The Transition & Continuation of Thích Nhất Hạnh

Look into a plum tree. In each plum on the tree there is a pit. That pit contains the plum tree and all previous generations of plum tree. The plum pit contains an eternity of plum trees. Inside the pit is an intelligence and wisdom that knows how to become a plum tree, how to produce branches, leaves, flowers and plums. It cannot do this on its own. It can only do this because it has received the experience and heritage of so many generations of ancestors. You are the same. You possess the wisdom and intelligence of how to become a full human being because you inherited an eternity of wisdom not only from your blood ancestors but from your spiritual ancestors, too. -Thích Nhất Hạnh, No Death, No Fear

“He is an Apostle of Peace and Nonviolence.” -Martin Luther King, Jr. Photo taken in May 1966 in Chicago, the first of only two meetings. At their second and last meeting in May 1967 in Geneva, at the Pacem in Terris conference organized by the World Council of Churches, Thích Nhất Hạnh. told Dr. King, “Martin, you know something? In Vietnam they call you a bodhisattva, an enlightened being trying to awaken other living beings and help them go in the direction of compassion and understanding.”

Last Saturday was a sad day in Viet Nam and around the world as we awoke to the news of his passing at midnight. I had been thinking about him recently, knowing somehow that his mortal end was near. On the one hand, his death casts a pall over the Tết season, which ushers in spring. On the other, there is happiness because Thầy (teacher) lives on in his teachings, writings, and the countless lives he touched in life and will touch in death, what Buddhists refer to as a transition between the present life and the next.

Thầy is no longer among the living but he lives on and inspire us to follow the path of mindfulness and live in the moment. His brand of engaged Buddhism also lives on and is more vibrant than ever not only in his community but in others, including in Viet Nam. While those of us who knew him or knew of him mourn his death, we’re comforted by the fact that his work will go on. We’re also aware that he’s the latest in a line of messengers and practitioners going back thousands of years ago to the Buddha himself.

I like this excerpt from At Home in the World: Stories & Essential Teachings from a Monk’s Life (2015) entitled, I Am Not in Here:

I have a disciple in Vietnam who wants to build a stupa for my ashes when I die. He and others want to put a plaque with the words, “Here lies my beloved teacher.” I told them not to waste the temple land.“Do not put me in a small pot and put me in there” I said. “I don’t want to continue like that. It would be better to scatter the ashes outside to help the trees to grow.”I suggested that, if they still insist on building a stupa, they have the plaque say, “I am not in here.” But in case people don’t get it, they could add a second plaque, “I am not out there either.” If still people don’t understand, then you can write on the third and last plaque, “I may be found in your way of breathing and walking.”This body of mine will disintegrate, but my actions will continue me. In my daily life I always practice to see my continuation all around me. We don’t need to wait until the total dissolution of this body to continue—we continue in every moment. If you think that I am only this body, then you have not truly seen me. When you look at my friends, you see my continuation. When you see someone walking with compassion, you know he is my continuation. I don’t see why we have to say “I will die,” because I can already see myself in you, in other people, and in future generations.Even when the cloud is not there, it continues as snow or rain. It is impossible for a cloud to die. It can become rain or ice, but it cannot become nothing. The cloud does not need to have a soul in order to continue. There’s no beginning and no end. I will never die. There will be a dissolution of this body, but that does not mean my death. I will continue, always.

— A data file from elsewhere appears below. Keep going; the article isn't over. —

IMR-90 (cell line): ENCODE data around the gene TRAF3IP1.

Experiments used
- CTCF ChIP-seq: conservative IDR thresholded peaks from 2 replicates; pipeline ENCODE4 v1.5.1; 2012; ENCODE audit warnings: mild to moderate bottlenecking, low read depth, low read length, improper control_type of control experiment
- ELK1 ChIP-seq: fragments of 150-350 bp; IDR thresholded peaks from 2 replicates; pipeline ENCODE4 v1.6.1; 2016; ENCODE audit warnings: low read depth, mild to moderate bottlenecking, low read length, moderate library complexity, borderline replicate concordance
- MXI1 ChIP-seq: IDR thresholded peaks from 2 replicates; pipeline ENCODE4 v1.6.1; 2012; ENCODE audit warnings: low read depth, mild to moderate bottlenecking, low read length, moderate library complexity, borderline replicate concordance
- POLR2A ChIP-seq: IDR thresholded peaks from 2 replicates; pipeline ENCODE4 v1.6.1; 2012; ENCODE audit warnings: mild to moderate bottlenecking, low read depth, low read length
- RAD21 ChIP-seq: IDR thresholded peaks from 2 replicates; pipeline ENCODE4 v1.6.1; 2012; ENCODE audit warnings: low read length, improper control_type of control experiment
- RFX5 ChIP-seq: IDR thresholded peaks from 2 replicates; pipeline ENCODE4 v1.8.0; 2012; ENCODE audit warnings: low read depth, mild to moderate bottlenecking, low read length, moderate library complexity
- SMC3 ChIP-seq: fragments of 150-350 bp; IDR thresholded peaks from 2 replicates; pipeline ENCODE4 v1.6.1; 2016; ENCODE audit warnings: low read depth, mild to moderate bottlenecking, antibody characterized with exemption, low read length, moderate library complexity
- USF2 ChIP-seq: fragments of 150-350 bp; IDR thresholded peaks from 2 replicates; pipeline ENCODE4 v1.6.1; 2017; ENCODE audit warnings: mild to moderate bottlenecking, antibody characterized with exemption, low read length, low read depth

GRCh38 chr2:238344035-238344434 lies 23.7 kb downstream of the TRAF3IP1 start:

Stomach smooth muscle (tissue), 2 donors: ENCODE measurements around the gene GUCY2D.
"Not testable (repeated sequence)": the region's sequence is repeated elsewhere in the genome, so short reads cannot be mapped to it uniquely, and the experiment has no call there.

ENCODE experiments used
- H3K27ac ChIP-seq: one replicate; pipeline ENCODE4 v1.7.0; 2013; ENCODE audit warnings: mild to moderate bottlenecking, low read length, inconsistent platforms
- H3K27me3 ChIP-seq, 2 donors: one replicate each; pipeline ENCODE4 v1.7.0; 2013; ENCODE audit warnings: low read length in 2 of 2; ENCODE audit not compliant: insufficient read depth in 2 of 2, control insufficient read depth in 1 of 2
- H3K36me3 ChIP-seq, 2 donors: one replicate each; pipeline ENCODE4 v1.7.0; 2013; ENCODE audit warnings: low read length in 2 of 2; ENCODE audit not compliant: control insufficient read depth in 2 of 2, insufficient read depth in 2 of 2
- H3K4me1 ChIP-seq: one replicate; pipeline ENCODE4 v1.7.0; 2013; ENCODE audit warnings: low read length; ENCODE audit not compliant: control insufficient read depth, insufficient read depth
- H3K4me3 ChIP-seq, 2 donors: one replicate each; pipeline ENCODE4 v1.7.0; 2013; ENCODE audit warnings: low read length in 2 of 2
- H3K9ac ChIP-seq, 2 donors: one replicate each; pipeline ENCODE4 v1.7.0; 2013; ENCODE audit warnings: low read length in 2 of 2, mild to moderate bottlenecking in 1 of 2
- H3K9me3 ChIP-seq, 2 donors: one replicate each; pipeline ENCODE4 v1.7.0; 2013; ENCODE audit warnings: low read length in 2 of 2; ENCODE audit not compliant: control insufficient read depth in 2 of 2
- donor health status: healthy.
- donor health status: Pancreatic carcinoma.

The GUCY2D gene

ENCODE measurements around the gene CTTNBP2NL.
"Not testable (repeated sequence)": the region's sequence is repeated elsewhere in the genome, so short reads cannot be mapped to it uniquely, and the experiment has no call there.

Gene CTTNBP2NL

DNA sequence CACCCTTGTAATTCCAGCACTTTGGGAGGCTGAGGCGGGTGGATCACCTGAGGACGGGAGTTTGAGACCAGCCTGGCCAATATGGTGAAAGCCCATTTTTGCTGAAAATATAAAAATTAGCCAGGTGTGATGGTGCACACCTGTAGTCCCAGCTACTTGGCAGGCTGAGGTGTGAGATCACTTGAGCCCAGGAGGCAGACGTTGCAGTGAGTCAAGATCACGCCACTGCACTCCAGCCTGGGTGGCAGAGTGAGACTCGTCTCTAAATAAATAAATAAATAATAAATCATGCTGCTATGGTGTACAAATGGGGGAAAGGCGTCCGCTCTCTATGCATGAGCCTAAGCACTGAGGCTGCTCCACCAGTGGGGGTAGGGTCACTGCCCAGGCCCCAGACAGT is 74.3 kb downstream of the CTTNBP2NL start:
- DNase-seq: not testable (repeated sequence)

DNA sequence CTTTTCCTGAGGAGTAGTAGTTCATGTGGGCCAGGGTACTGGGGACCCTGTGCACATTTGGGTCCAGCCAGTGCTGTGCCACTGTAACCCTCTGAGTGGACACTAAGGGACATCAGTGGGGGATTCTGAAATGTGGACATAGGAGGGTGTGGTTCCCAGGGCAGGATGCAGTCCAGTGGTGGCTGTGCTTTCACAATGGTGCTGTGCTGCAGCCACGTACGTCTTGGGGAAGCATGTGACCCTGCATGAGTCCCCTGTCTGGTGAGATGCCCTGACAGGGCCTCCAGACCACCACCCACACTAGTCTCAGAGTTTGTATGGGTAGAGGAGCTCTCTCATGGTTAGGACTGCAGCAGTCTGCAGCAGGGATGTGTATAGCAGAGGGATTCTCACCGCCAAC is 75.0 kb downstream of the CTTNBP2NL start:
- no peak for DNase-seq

On a personal note, it was pure serendipity that I got to see Thầy, along with the monks who were traveling with and caring for him. It was in the Nha Trang airport in the fall of 2020 on a short flight to Danang. We were at the check-in counter and there he was in his wheelchair.

Here is a good summary of Thích Nhất Hạnh’s life and his message to us all: Thich Nhat Hanh, who worked for decades to teach mindfulness, approached death in that same spirit.

Finally, here are some photos I took in January 2019 of Tu Hieu Pagoda (Chùa Từ Hiếu), Thầy’s home pagoda located in Hue in central Viet Nam. Situated in a pine forest, it was built in 1843.

Shalom (שלום), MAA

One thought on “The Transition & Continuation of Thích Nhất Hạnh

  1. Oneness

    The moment I die,
    I will try to come back to you
    as quickly as possible.
    I promise it will not take long.
    Isn’t it true
    I am already with you,
    as I die each moment?
    I come back to you
    in every moment.
    Just look,
    feel my presence.
    If you want to cry,
    please cry.
    And know
    that I will cry with you.
    The tears you shed
    will heal us both.
    Your tears are mine.
    The earth I tread this morning
    transcends history.
    Spring and Winter are both present in the moment.
    The young leaf and the dead leaf are really one.
    My feet touch deathlessness,
    and my feet are yours.
    Walk with me now.
    Let us enter the dimension of oneness
    and see the cherry tree blossom in Winter.
    Why should we talk about death?
    I don’t need to die
    to be back with you.

    Published in Thich Nhat Hanh, Call Me by My True Names (1993)
    Plum Village

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